The Mic headed down to Leicester to catch alt-rock quartet Sorry ahead of the release of their debut record and a string of summer festival dates.
On the brink of releasing their debut album, 925, Sorry are very much a band going places. Once-feted as being part of the same London scene that birthed acts such as Shame, Goat Girl and HMLTD, they’re cut from the same art-school cloth, and have the same air of post-cultural nouse about them.
Signed to Domino and held in near-universal regard by the tastemakers of the indie moment, you can’t help but feel that they’re on the brink of breaking into the mainstream, whatever that means anymore.
Their stock-in-trade are pop songs, albeit a warped, millennial take on them. Only a hop, skip and jump from HMLTD’s off-kilter bangers but possessed of far more sensitive songwriting, they’ve had a Midas touch as of late; every one of the singles trailing their album has been an unabashed earworm. Starstruck has been co-signed by Matty Healy (make of that what you will), and More, Rock 'n' Roll Star and Right Round The Clock have all been met with acclaim, finding themselves on many a radio playlist.
Their sound is – at first glance at least – guitar-based, but principally Sorry concern themselves with hooks and will deploy anything in their arsenal in doing so, memorably including a saxophone on more than one occasion. They’re entirely uninterested by the post-punk of the moment and its aversion to a proper pop chorus. They also relish dealing with subjects via the lens of cultural references, with Right Round The Clock casually tossing in a Mad World interpolation without so much as a stutter.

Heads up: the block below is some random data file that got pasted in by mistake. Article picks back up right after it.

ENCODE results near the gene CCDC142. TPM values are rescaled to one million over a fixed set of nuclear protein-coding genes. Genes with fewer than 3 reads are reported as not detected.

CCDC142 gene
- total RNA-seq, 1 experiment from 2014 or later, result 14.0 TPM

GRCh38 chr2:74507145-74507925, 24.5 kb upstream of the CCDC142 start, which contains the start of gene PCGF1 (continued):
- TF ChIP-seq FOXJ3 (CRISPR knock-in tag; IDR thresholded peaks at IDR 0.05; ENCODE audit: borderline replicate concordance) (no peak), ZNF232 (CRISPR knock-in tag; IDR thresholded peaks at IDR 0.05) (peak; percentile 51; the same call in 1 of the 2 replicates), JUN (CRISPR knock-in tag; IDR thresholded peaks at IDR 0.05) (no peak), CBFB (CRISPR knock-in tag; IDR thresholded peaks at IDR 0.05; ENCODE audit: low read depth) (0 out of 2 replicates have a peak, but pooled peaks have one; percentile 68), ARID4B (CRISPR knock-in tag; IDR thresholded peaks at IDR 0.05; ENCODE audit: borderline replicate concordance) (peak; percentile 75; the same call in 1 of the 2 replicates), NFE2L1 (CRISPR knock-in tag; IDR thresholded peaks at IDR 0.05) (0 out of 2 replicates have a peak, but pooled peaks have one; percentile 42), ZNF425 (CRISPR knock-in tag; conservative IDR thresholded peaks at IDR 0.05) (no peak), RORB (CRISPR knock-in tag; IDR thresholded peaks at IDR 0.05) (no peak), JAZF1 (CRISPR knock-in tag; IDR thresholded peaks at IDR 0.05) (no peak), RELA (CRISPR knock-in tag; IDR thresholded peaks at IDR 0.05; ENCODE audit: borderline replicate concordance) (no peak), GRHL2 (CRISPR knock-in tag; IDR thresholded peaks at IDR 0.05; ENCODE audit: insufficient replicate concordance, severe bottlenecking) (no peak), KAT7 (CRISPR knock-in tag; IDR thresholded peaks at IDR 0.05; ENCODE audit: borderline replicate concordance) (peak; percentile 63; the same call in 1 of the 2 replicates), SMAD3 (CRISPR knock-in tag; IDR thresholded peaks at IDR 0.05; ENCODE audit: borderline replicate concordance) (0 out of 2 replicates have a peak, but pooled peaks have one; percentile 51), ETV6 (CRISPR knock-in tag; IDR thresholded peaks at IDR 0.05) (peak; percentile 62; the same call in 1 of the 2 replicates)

'You can’t help but feel that they’re on the brink of breaking into the mainstream, whatever that means anymore. Their stock-in-trade are pop songs, albeit a warped, millennial take on them'.
Which brings us to The Cookie, Leicester’s foremost indie venue, on a particularly rainy and grey Tuesday evening. The basement had filled up nicely, and Sorry cut quite the imposing, painfully fashionable figures on The Cookie’s cramped stage. With little to no interaction between songs, lead singer Asha Lorenz isn’t the typical frontwoman. It’s less an impression of nervousness that you get, rather one of disinterest – it’s very easy to arrive at the conclusion that this is, to some degree, child’s play for her. Louis O’Bryen provides backing vocals and lead guitar, and their songwriting partnership is the beating heart of Sorry. Live, the guitars are very much front and centre in the mix, lending the set a centre comprised of Asha and Louis’ duelling leads. Elsewhere, there are synths and samples from
Marco, drums from Lincoln, and sometime-bass, sometime-saxophone courtesy of Campbell.
The set was essentially a tour de force of their output thus far, with Lies providing the most emotive high. Notably absent were early singles Showgirl and 2 Down 2 Dance, making way for cuts from 925. Many of the songs here lose their pop sheen in a live setting and easily veer into grunge territory; Wished has a real edge to it, and Lies’ chorus verges on anthemic, if it were dressed slightly differently. They’re frankly a baffling band to write about as it’s so difficult to pin them down to any one sound. I think the effect the set had on me was mostly an ominous one – these tracks have a dark edge to them. Obvious comparisons can be drawn to early Wolf Alice, but I think they lack the romanticism and rose tint that Wolf Alice possess; millennial cynicism runs through this set like words through Blackpool Rock.
'With little to no interaction between songs, lead singer Asha Lorenz isn’t the typical frontwoman. It’s less an impression of nervousness that you get, rather one of disinterest'.
All in all, Sorry are a compelling proposition live. They’re a problem to be solved, and the tension procured by this is magnetic. However, they lack the immediacy of so many of their contemporaries, and this has the unfortunate effect of making their set slightly forgettable in places. Perhaps if the buzz around them had been slightly less, or if the room had been slightly more energetic, it could’ve been a quite different beast. Sorry simply provide the hits – what you make of them is up to you. I think they’re ready for the big festival dates that await them come the summer, but the question is more if they can prove themselves enough of a draw to warrant stages that size.